From French cheeses and German sausages to Saudi dates and Austrian chocolate, a culinary journey awaits the crowd at the China International Import Expo (CIIE) underway in Shanghai.
Dozens of countries are celebrating their gastronomic heritage and foreign food companies – multinationals and family businesses alike – are on a mission to whet the appetite of everyone passing their stalls. For visitors, it's an opportunity to taste the culture of other nations; for organizers, it's a test for their competence in guaranteeing quality is being served.
While exhibitors ensure their guests are satiated, the Shanghai Food and Drug Administration (SFDA) has been working on keeping them safe.
The agency set up two laboratories, one at the venue, the National Exhibition and Convention Center (NECC), and another at a storage facility outside the premises of the NECC, tasked with running a series of rapid tests on a range of foodstuff, from bread to briskets, and mushrooms to shrimp.
On-the-spot inspections are also carried out to make sure that food is being stored, handled and served properly, and the staff is complying with proper standards.
"Our food safety department has dispatched more than 400 people, of which over 200 are serving in the pavilions and the rest outside the venue," Qiu Congqian, head of the General Enforcement Team within the State Food and Drug Administration, told CGTN Digital.
Inspectors are looking for the usual suspects – pesticide residue in fruits and vegetables, heavy metals and antibiotics in seafood, and clenbuterol, an asthma drug that doubles as a growth promoter in livestock. They're also making sure exhibitors offering kosher and halal meals are following dietary guidelines.
At the Peruvian booth in the National Pavilion, chefs are serving up a smorgasbord of traditional dishes. Their ceviche, stir-fried beef, and anticuchos (meat on skewers) samples are drawing a curious crowd of hungry visitors, impatiently waiting to dig in.
It only takes a few minutes for the trays to be licked clean, but getting the green light to distribute easily-spoiled foods was no piece of cake for the exhibitors.
It took the delegation over two months of back and forth with the local authorities, Peru's Trade Commissioner in Shanghai, Vladimir Kocerha told CGTN Digital.
No Peruvian food tasting station is ever complete without ceviche. /CGTN Photo
"From a food safety perspective, eating raw fish is sometimes a little different from when you cook it," said Kocerha, talking about ceviche. The dish of raw fish, shrimp or octopus cured in citrus juice is the pride of Peru, and of such importance that the government has designated a national holiday on June 28 in its honor.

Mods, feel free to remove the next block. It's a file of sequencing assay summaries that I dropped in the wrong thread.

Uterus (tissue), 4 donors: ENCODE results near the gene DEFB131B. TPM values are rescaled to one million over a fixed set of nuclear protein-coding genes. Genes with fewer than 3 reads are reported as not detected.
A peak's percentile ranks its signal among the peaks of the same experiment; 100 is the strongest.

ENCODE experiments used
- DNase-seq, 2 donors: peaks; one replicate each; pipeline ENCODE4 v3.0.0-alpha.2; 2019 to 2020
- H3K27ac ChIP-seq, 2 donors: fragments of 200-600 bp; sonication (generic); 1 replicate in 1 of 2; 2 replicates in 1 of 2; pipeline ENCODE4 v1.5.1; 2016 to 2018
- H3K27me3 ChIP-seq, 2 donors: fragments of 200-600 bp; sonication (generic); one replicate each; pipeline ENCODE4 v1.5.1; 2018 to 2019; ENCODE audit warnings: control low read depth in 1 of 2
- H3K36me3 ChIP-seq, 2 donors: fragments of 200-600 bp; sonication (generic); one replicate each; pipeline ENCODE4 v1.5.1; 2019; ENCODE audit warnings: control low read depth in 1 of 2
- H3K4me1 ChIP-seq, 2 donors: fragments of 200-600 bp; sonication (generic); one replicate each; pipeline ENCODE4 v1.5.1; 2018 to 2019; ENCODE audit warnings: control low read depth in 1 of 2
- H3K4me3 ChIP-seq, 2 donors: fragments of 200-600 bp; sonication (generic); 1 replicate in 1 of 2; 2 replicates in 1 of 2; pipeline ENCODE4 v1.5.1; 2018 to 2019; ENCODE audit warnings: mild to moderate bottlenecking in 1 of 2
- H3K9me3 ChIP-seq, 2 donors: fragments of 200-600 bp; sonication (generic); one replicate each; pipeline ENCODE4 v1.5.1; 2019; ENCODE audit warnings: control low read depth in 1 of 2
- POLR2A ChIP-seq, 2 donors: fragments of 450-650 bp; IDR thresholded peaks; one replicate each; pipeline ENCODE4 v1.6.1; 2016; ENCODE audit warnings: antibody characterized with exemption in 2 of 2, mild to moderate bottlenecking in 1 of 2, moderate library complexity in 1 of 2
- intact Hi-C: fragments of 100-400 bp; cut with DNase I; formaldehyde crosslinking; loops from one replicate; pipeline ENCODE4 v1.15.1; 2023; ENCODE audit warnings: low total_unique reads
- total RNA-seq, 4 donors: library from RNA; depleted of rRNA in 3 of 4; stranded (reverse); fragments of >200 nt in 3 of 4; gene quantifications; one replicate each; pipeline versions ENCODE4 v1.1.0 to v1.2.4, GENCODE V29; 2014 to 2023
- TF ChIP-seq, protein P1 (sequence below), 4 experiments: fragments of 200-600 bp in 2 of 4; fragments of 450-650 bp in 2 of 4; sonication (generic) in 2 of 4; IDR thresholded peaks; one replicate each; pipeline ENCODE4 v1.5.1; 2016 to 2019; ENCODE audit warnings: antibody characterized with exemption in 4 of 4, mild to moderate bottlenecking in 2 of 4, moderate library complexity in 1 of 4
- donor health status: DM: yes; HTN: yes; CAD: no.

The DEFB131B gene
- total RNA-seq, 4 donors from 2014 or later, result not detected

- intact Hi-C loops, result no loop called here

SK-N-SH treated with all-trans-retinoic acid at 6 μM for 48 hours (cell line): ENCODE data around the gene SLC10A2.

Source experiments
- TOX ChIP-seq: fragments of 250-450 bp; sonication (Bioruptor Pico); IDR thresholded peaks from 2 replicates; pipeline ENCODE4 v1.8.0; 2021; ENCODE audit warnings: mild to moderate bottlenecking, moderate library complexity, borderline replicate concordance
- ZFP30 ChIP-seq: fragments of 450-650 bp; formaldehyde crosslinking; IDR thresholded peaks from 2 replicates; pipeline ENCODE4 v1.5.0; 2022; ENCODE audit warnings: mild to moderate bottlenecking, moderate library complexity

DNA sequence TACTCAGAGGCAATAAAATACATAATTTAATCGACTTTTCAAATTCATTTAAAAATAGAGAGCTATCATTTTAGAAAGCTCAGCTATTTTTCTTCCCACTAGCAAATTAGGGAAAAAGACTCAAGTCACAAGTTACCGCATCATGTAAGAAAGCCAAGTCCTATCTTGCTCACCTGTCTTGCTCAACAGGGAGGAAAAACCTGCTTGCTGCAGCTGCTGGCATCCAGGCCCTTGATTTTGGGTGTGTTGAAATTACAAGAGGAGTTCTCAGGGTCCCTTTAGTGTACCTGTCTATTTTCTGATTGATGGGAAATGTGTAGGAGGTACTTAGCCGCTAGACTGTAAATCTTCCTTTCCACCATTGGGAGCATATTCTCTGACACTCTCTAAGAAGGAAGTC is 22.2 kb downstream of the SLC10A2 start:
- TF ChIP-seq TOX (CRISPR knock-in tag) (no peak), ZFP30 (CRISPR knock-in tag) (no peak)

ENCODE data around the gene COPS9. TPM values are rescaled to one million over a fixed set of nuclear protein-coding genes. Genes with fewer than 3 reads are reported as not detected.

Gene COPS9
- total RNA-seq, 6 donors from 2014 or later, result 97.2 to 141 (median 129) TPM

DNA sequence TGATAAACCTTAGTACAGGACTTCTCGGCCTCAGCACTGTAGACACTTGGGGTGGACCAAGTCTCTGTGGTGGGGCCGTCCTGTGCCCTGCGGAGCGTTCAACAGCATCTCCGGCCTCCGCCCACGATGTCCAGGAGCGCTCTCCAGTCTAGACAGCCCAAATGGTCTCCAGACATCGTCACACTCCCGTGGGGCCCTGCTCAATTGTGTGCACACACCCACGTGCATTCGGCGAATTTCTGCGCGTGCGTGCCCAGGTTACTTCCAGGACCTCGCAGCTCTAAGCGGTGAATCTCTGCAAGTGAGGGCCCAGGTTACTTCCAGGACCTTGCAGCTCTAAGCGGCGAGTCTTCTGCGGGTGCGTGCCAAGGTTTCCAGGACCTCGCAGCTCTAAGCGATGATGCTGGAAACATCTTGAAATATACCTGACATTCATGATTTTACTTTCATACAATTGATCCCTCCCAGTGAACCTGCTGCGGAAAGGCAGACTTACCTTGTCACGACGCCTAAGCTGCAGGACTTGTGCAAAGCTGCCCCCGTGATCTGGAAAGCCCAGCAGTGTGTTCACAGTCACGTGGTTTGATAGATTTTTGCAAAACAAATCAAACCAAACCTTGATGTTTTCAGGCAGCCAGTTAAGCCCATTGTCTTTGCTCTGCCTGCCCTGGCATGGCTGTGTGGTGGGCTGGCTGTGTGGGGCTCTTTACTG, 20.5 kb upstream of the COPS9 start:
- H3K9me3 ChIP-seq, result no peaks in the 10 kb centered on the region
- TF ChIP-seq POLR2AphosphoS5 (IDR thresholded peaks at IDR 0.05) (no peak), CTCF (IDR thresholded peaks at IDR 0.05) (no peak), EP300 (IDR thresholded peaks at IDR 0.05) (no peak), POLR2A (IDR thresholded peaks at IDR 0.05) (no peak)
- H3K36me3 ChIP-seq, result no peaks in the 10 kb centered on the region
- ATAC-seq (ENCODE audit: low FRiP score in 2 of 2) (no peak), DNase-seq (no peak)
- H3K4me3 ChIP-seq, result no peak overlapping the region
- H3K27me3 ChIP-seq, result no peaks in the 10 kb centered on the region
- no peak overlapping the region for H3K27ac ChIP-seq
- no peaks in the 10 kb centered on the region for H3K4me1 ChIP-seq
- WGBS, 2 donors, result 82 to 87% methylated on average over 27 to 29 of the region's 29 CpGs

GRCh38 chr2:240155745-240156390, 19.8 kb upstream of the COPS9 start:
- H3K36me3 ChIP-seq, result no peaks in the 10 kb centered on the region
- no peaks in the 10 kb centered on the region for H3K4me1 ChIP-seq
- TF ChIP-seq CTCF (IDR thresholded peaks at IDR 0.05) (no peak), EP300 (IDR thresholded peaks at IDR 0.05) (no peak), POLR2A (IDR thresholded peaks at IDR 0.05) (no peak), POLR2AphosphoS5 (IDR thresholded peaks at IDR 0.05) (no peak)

"Because of hundreds of years of experience, we know how to handle (ceviche). Our chefs know how to make it safe, and tasty," he emphasized. "We had conversations on how to best prepare for this (event). We're very thankful to the FDA (in Shanghai) because of course they have to do their job, and secure that the food is safe. And they did."
The CIIE venue accommodated more than 100,000 people on the first day of the event on Monday, and estimates put the number on Friday and Saturday, the last two days, at 250,000.
A big crowd with a big appetite has prompted food safety authorities to look at the big picture in their logistics.
A visitor snaps a picture of food samples at the Peruvian booth at the China International Import Expo in Shanghai, east China. /CGTN Photo
Qiu said in addition to inspecting the food on site, the SFDA also monitors the supply chain prior to the food's arrival to the venue. During their talks with the Peruvian delegation, inspectors suggested cold chain, a temperature-controlled logistical system, as a solution to guarantee the safety of ingredients on the road and in storage units.
Traceability is key, stated Kocerha. "We make sure that the food and ingredients can be traced back so that there is no discontinuity along the cold chain."
"From the operation during the (past few) days, we feel that the whole process is still relatively smooth, and the taste and color of food (here) are similar to that made fresh in restaurant kitchens," noted Qiu, emphasizing that their undertaking aims to provide hearty and healthy edibles. If long queues and wide grins are anything to go by, it is mission accomplished.